Thursday, August 19, 2010

My Favorite Reads: Complications by Atul Gawande

In My Favorite Reads each week I feature one of my favorite reads from the past. August is Audio Book Appreciation Month so all my books this month are ones I listened to on audio.

Complications: A Surgeon's Notes on an Imperfect Science by Atul Gawande

Summary (from the publisher):
A brilliant and courageous doctor reveals, in gripping accounts of true cases, the power and limits of modern medicine.

Sometimes in medicine the only way to know what is truly going on in a patient is to operate, to look inside with one's own eyes. This book is exploratory surgery on medicine itself, laying bare a science not in its idealized form but as it actually is -- complicated, perplexing, and profoundly human.

Atul Gawande offers an unflinching view from the scalpel's edge, where science is ambiguous, information is limited, the stakes are high, yet decisions must be made. In dramatic and revealing stories of patients and doctors, he explores how deadly mistakes occur and why good surgeons go bad. He also shows us what happens when medicine comes up against the inexplicable: an architect with incapacitating back pain for which there is no physical cause; a young woman with nausea that won't go away; a television newscaster whose blushing is so severe that she cannot do her job. Gawande offers a richly detailed portrait of the people and the science, even as he tackles the paradoxes and imperfections inherent in caring for human lives.

At once tough-minded and humane, Complications is a new kind of medical writing, nuanced and lucid, unafraid to confront the conflicts and uncertainties that lie at the heart of modern medicine, yet always alive to the possibilities of wisdom in this extraordinary endeavor.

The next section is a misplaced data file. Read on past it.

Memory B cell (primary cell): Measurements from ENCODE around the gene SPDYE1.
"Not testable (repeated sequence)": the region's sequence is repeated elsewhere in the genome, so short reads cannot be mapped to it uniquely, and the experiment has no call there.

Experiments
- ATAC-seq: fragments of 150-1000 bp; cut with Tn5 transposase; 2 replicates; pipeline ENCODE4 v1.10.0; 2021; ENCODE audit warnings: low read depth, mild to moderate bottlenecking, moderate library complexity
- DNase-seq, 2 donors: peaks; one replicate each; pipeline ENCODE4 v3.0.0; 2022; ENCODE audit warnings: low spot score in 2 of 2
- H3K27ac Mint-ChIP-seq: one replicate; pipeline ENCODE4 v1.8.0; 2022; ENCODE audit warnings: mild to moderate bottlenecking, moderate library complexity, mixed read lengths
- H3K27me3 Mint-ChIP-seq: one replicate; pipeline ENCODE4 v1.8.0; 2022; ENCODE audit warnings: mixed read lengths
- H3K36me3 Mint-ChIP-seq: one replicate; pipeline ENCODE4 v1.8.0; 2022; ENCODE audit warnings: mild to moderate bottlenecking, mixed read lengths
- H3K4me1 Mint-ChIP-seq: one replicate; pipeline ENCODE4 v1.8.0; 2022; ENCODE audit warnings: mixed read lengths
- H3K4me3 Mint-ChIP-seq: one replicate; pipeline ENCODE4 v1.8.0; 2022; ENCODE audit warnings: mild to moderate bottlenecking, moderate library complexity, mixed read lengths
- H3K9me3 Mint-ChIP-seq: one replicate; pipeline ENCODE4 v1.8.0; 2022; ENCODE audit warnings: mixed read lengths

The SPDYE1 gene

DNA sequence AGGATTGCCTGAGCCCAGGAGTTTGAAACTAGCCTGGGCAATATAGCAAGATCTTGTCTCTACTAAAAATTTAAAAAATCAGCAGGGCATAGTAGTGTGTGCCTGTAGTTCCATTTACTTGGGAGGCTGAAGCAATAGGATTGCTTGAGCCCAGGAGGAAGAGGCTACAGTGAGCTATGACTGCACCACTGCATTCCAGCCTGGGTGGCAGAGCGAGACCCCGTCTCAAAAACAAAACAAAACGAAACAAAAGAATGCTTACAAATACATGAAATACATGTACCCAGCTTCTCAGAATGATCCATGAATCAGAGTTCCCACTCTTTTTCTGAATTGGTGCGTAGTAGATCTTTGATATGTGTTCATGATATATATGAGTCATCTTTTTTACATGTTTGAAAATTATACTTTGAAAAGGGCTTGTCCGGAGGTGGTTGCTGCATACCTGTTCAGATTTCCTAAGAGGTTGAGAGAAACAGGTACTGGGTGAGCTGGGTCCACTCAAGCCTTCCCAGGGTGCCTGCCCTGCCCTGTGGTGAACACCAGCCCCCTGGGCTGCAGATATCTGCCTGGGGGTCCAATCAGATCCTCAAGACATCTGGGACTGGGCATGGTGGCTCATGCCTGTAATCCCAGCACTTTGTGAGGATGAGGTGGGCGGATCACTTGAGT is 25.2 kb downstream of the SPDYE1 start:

Why I chose this book:
I listened to this on audio and had many driveway moments, when I wanted to finish hearing the essay and so just sat in my car until it was done. With individual essays, it was perfect for getting in and out of the car periodically. The essays on the flesh-eating disease, and also on the incompetent doctors were the ones that I found the most powerful and which have stayed with me, even now 4+ years later. Dr. Gawande is a terrific writer, and really manages to explain medicine to a lay person in a very clear manner but that isn't dumbed down.


Alyce said...

You know, I was sure I had added this one to my wish list a while back, but I don't see it anywhere. I'm so glad you reminded me of this one because I have been wanting to read it and it fell off my radar.

Jenners said...

I have this on my shelves waiting to be read. I think I might have to bump it up on the list!

Carin said...

I wasn't looking forward to reading this book, but when it was chosen for our book club, I reluctantly went along. I was surprised at just how good it was! I would definitely read another book by Gawande! I'm glad it's one of your favorites! :)

christa @ mental foodie said...

I enjoyed this also, especially since I work in health care (not a doctor though!)